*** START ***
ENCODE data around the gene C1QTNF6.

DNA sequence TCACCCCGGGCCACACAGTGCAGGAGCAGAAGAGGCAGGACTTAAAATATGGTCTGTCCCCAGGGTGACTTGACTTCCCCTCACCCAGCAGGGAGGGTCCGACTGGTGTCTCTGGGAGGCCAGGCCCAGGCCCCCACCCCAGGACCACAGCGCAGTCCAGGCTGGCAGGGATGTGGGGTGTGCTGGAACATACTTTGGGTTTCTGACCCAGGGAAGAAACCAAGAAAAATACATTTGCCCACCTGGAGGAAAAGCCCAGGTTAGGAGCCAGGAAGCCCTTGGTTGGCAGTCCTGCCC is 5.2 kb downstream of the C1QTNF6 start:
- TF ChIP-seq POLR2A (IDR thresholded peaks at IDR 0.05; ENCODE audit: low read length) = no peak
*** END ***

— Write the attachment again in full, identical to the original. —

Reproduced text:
ENCODE data around the gene C1QTNF6.

DNA sequence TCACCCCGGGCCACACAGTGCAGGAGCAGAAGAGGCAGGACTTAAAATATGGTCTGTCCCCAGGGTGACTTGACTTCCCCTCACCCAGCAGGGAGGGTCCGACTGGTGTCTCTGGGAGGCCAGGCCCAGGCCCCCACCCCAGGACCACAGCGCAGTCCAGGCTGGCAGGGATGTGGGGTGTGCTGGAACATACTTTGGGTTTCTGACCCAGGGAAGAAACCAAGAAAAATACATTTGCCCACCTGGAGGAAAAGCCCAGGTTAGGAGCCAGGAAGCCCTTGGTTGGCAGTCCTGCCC is 5.2 kb downstream of the C1QTNF6 start:
- TF ChIP-seq POLR2A (IDR thresholded peaks at IDR 0.05; ENCODE audit: low read length) = no peak